Philosophy: A brief guide for undergraduates
The Philosophy Department maintains a set of Student Learning Outcomes (SLOs). Each course is designed to support some or all of these SLOs, and the program overall supports all SLOs.
Philosophy Department SLOs
1. Regarding argumentation and evidence, students will:
1.1 Recognize, analyze, and assess arguments presented in readings, discussions, and other sources, such as newspaper editorials.
1.2 Construct arguments in which premises logically connect to conclusions.
1.3 Appreciate, evaluate, and employ scientific and social scientific evidentiary standards.
1.4 Identify or formulate alternative viewpoints, concepts, lines of argument, or interpretations of presented viewpoints, concepts, lines of argument, or interpretations, when those alternatives are not given.
2. Regarding historical and theoretical frameworks, students will:
2.1 Develop knowledge of one major period in the history of philosophy.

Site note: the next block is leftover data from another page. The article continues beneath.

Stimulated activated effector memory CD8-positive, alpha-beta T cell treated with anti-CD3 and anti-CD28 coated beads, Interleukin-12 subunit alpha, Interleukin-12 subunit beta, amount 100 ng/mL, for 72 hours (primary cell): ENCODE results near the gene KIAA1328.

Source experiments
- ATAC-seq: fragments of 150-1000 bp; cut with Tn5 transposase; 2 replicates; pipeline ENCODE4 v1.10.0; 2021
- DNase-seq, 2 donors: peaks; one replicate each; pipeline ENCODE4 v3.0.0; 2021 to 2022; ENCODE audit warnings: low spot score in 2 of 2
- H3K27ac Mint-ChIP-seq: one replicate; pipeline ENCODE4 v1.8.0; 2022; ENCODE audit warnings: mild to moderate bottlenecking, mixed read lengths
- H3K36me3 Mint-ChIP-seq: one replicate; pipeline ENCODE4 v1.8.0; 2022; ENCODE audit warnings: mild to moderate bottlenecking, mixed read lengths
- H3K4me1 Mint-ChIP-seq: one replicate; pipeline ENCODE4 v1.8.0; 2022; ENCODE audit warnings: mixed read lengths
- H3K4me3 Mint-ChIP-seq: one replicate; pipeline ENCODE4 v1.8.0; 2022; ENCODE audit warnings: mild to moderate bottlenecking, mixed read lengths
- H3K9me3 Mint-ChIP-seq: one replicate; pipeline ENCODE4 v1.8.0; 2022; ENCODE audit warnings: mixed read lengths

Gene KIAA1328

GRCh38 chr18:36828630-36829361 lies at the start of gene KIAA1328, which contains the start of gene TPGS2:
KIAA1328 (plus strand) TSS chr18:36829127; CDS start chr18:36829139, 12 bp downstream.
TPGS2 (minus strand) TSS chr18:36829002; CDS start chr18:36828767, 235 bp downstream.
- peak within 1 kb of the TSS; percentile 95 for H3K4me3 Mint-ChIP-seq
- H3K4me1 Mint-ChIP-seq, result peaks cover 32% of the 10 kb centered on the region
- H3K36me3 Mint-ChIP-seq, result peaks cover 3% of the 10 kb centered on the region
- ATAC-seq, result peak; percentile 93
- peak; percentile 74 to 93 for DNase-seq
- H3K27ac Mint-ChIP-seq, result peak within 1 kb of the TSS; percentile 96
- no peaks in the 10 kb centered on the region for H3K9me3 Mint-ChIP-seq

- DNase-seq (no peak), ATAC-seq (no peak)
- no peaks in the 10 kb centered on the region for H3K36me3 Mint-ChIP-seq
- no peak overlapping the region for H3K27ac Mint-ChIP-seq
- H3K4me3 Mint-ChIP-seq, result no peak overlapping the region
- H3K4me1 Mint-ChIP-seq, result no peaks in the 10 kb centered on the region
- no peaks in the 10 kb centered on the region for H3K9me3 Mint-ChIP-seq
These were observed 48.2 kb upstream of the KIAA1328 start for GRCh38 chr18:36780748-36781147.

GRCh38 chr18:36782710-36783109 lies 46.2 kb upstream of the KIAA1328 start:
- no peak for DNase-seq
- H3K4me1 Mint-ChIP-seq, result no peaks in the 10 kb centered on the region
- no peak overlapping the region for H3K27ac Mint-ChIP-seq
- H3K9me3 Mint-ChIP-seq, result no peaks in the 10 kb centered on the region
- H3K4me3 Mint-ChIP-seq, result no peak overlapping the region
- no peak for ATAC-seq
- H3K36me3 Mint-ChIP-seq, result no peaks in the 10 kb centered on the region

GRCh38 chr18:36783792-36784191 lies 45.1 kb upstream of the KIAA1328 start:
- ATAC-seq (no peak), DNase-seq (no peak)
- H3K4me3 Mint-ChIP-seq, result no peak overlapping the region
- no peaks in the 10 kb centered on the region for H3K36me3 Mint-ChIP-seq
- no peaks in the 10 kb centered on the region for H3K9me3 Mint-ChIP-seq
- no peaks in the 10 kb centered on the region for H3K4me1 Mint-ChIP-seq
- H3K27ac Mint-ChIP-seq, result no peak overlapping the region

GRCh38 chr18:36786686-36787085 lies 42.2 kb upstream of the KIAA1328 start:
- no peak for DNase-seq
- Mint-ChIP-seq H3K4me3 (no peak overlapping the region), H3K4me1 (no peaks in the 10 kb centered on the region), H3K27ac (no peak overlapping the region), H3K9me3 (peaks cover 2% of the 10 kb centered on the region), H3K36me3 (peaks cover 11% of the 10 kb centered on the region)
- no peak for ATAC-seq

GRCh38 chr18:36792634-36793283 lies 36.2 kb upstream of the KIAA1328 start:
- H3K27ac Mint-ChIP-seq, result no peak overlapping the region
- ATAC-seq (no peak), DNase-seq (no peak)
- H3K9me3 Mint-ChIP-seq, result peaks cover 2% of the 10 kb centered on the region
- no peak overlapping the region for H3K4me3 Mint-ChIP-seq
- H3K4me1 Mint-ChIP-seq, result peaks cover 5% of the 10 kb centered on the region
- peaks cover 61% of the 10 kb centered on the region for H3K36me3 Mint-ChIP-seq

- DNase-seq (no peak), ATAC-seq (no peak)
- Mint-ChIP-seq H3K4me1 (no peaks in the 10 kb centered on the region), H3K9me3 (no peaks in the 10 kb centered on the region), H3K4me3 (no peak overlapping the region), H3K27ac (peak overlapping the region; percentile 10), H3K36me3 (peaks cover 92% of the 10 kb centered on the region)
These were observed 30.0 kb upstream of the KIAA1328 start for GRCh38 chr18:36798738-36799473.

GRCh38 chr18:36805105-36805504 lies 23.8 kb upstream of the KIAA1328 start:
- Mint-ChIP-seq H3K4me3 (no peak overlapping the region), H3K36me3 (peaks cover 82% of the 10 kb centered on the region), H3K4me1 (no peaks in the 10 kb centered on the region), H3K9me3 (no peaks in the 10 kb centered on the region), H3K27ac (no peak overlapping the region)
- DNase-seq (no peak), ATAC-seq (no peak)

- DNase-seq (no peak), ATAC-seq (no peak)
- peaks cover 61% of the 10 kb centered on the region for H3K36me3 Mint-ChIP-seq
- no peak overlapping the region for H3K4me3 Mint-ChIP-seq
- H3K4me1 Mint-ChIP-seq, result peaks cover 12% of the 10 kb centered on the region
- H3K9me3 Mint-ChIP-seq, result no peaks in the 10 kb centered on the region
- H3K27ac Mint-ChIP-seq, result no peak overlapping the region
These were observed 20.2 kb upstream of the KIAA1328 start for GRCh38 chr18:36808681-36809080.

2.2 Develop understanding, ability to discuss, and ability to evaluate major theories and concepts in metaphysics, epistemology, ethics, political philosophy, and/or aesthetics.
2.3 Interpret philosophical texts in order to recognize, explicate, and critique a range of plausible meanings of each text.
2.4 Comprehend, represent, appraise, and sometimes resolve conceptual tensions among distinct metaphysical, etc., theories.
3. Philosophy beyond the discipline, students will:
3.1 Develop critical questions about mainstream points of view and assumptions about the world, human beings, etc.
3.2 Appreciate and appraise the role and impact of philosophical analysis and inquiry in other disciplines, such as the physical sciences, medicine, religion, etc.
3.3 Examine and appraise claims about causal relations that are held to produce scientific knowledge or historical, social, cultural, and political developments.
3.4 Identify, comprehend, appraise, and/or apply multiple theories of ethical or social responsibility.